At a glance:
Print media has “a double word of mouth advantage” over digital media
New technology takes a back seat to a brilliant conceit that benefits the consumer
A consistency of campaign message cues recall and engagement
When Ikea and its creative shop, Åkestam Holst, took out a one-page ad in Swedish women’s magazine Amelia, it wasn’t long before they made global news.
Adweek, Bloomberg, The Guardian, Fastcodesign, Fox News… the trade and mainstream media loved the print campaign that doubled as a pregnancy test.
So, they shared it, fondly using words like ‘odd’, ‘funny’, ‘gross’, ‘weird’, ‘unorthodox’ – and also ‘undeniably clever’ – to fuel the water cooler and Twittersphere buzz.
Soon, what started life as a simple offer became a viral sensation, generating a tidal wave of warm brand sentiment.
It does what print does best
“Just like secrets, word of mouth spreads when the information source is perceived as credible and when the information itself is seen as new and exclusive,” says communication psychologist, lecturer at the London College of Fashion, and author of Connected Marketing: The Viral, Buzz and Word of Mouth Revolution, Dr Paul Marsden.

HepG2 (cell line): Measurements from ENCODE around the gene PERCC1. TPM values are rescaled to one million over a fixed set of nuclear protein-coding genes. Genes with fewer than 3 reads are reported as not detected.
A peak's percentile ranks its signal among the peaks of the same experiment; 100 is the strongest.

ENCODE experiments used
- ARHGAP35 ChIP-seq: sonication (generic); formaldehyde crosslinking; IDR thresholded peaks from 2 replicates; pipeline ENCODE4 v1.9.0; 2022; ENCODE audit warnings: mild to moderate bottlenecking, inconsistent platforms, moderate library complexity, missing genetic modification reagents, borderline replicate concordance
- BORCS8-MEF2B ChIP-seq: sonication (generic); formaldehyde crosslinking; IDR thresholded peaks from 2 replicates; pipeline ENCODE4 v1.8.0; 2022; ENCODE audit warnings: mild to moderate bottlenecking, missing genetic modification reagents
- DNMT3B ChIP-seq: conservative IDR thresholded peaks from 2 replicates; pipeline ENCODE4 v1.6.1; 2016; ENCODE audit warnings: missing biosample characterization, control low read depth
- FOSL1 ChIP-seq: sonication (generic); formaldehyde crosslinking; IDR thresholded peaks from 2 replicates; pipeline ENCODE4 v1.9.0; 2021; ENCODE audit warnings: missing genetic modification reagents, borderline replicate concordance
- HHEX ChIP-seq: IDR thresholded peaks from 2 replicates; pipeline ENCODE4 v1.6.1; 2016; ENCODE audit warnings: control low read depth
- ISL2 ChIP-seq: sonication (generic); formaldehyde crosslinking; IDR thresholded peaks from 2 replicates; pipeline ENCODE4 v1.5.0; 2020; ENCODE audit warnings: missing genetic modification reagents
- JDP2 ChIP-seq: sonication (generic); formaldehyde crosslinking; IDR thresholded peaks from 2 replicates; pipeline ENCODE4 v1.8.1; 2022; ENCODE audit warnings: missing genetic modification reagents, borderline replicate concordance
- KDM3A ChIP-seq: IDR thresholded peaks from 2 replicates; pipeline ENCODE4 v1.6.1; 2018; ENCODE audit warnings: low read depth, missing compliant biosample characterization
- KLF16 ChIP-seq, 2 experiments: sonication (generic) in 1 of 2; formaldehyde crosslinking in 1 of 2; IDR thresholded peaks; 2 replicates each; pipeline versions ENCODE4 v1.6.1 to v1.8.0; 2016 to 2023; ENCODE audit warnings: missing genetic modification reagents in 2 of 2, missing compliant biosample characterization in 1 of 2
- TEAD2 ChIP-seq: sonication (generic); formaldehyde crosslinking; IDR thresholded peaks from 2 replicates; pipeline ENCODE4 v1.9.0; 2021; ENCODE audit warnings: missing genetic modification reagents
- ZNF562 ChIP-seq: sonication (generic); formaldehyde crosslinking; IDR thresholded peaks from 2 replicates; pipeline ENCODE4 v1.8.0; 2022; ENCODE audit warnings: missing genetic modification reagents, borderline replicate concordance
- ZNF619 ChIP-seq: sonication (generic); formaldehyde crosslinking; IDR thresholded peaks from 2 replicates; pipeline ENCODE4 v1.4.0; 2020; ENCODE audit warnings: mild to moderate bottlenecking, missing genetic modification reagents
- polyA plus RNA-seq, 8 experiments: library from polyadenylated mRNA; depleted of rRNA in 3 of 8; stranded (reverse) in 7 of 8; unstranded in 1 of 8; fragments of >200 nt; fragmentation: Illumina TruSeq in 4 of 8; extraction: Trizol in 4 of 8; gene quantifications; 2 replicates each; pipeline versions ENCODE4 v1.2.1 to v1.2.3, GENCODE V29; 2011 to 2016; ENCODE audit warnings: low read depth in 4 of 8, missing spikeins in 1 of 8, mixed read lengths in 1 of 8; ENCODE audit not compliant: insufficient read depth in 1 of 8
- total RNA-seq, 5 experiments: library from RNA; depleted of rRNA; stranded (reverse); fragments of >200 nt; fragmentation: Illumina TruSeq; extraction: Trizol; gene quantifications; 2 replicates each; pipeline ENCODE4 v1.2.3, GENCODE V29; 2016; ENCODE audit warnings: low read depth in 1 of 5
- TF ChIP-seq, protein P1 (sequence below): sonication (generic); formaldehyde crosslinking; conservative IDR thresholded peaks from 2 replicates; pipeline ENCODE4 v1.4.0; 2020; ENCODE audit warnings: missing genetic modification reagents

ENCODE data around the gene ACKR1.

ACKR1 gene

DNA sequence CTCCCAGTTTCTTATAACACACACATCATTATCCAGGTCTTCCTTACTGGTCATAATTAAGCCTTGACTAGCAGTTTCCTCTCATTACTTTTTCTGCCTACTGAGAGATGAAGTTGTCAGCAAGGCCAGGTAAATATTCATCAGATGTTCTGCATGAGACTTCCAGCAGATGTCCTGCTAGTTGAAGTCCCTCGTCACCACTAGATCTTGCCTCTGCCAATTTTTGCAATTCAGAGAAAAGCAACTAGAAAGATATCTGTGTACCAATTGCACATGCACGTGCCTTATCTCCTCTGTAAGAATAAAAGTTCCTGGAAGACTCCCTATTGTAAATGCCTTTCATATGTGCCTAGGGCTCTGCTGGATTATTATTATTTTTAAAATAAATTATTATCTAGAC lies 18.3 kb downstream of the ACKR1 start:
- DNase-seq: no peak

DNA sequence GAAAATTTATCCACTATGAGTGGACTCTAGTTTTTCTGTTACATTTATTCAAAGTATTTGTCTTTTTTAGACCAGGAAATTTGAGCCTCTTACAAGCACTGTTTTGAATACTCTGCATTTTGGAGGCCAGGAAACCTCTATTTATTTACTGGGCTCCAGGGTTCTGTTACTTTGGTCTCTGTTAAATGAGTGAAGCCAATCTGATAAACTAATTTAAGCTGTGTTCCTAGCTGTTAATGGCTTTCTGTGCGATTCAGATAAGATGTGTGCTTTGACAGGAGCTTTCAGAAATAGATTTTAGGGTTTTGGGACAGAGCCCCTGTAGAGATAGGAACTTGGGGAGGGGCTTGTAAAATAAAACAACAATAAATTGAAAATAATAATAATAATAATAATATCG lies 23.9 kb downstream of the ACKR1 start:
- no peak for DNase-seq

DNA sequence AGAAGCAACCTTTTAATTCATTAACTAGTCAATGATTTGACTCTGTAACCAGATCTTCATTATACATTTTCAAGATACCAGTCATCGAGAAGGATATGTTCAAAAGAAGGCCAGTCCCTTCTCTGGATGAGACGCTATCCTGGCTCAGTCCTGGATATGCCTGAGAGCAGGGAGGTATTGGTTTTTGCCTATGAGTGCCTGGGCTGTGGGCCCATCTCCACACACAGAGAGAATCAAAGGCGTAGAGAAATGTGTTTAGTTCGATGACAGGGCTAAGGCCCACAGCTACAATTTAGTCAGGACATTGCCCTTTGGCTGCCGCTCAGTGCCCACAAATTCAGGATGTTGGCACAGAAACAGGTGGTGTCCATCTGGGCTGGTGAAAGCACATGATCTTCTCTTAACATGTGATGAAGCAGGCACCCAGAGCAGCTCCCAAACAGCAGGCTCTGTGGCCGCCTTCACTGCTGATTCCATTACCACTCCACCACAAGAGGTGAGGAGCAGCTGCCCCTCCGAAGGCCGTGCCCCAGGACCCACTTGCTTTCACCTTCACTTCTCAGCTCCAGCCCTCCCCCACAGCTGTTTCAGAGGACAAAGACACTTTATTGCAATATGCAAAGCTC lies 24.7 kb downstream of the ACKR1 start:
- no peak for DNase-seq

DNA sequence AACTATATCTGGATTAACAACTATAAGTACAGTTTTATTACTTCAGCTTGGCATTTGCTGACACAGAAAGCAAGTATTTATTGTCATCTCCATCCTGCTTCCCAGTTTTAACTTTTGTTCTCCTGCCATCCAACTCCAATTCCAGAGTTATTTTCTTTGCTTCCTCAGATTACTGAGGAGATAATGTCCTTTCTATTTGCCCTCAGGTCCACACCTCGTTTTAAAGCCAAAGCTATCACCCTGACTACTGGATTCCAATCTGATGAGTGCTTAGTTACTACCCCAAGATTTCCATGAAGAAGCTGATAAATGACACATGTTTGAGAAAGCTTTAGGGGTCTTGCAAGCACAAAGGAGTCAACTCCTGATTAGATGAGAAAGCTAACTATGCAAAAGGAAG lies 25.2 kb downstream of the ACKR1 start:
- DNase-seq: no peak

“This gives print media a double word of mouth advantage over digital media, because print media is typically seen as having superior ‘source credibility’ – it’s more believable – while creating the perception that the reader is ‘discovering’ content that has not yet been shared.”
More talk, in turn, usually means more sales. A Word of Mouth Marketing Association study found that on- and offline conversations and recommendations account for around 13% of sales – while two-thirds of conversations ultimately result in sales offline.
Åkestam Holst creative chief, Magnus Jakobsson, was never in any doubt about print’s ability to catalyse a wider conversation (or conversions), according to Adweek.
“Could it be more than just an ordinary ad for a baby crib stating a price?” he asked. “Could it prosper outside the boundaries of a magazine and go viral? Yes, it most certainly could.”
It’s disruptive – because it’s unique and useful
By encouraging women to pee on the specially engineered stock, Ikea was able to identify expecting mums – and serve up a 50% discount on an Ikea crib for a positive result.
The incentive was a nice touch. But really, it was the playful, edgy idea and execution – which the audience had never seen before – that cut through.